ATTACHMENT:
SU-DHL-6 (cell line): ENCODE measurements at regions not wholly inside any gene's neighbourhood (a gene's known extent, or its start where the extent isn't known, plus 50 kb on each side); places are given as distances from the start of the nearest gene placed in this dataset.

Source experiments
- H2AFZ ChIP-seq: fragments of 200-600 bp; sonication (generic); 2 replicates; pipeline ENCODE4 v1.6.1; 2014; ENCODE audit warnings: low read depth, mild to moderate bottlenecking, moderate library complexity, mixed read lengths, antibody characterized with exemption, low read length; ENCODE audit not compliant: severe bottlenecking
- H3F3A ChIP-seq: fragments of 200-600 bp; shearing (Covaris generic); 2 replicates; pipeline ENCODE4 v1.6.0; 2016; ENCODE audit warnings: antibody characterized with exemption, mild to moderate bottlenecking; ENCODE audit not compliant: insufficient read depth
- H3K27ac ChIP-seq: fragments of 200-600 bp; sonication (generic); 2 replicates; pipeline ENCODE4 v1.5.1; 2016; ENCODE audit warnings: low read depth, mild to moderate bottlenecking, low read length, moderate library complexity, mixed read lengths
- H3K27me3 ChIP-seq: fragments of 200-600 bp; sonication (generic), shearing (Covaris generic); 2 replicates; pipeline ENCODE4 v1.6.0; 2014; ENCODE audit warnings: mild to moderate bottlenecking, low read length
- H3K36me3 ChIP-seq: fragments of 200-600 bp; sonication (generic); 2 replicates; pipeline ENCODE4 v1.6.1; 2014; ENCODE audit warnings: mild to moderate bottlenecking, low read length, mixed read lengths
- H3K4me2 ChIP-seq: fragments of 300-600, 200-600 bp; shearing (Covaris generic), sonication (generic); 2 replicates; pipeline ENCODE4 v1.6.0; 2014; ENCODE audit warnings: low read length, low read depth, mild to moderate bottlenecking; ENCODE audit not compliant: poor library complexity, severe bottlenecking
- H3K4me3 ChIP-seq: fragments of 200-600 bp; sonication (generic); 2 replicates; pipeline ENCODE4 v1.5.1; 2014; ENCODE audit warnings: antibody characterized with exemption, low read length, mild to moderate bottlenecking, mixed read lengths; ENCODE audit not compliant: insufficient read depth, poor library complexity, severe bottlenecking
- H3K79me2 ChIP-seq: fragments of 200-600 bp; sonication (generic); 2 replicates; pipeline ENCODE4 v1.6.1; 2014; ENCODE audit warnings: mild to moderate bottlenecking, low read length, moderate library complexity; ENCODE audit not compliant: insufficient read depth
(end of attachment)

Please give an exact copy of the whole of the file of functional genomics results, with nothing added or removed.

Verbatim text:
SU-DHL-6 (cell line): ENCODE measurements at regions not wholly inside any gene's neighbourhood (a gene's known extent, or its start where the extent isn't known, plus 50 kb on each side); places are given as distances from the start of the nearest gene placed in this dataset.

Source experiments
- H2AFZ ChIP-seq: fragments of 200-600 bp; sonication (generic); 2 replicates; pipeline ENCODE4 v1.6.1; 2014; ENCODE audit warnings: low read depth, mild to moderate bottlenecking, moderate library complexity, mixed read lengths, antibody characterized with exemption, low read length; ENCODE audit not compliant: severe bottlenecking
- H3F3A ChIP-seq: fragments of 200-600 bp; shearing (Covaris generic); 2 replicates; pipeline ENCODE4 v1.6.0; 2016; ENCODE audit warnings: antibody characterized with exemption, mild to moderate bottlenecking; ENCODE audit not compliant: insufficient read depth
- H3K27ac ChIP-seq: fragments of 200-600 bp; sonication (generic); 2 replicates; pipeline ENCODE4 v1.5.1; 2016; ENCODE audit warnings: low read depth, mild to moderate bottlenecking, low read length, moderate library complexity, mixed read lengths
- H3K27me3 ChIP-seq: fragments of 200-600 bp; sonication (generic), shearing (Covaris generic); 2 replicates; pipeline ENCODE4 v1.6.0; 2014; ENCODE audit warnings: mild to moderate bottlenecking, low read length
- H3K36me3 ChIP-seq: fragments of 200-600 bp; sonication (generic); 2 replicates; pipeline ENCODE4 v1.6.1; 2014; ENCODE audit warnings: mild to moderate bottlenecking, low read length, mixed read lengths
- H3K4me2 ChIP-seq: fragments of 300-600, 200-600 bp; shearing (Covaris generic), sonication (generic); 2 replicates; pipeline ENCODE4 v1.6.0; 2014; ENCODE audit warnings: low read length, low read depth, mild to moderate bottlenecking; ENCODE audit not compliant: poor library complexity, severe bottlenecking
- H3K4me3 ChIP-seq: fragments of 200-600 bp; sonication (generic); 2 replicates; pipeline ENCODE4 v1.5.1; 2014; ENCODE audit warnings: antibody characterized with exemption, low read length, mild to moderate bottlenecking, mixed read lengths; ENCODE audit not compliant: insufficient read depth, poor library complexity, severe bottlenecking
- H3K79me2 ChIP-seq: fragments of 200-600 bp; sonication (generic); 2 replicates; pipeline ENCODE4 v1.6.1; 2014; ENCODE audit warnings: mild to moderate bottlenecking, low read length, moderate library complexity; ENCODE audit not compliant: insufficient read depth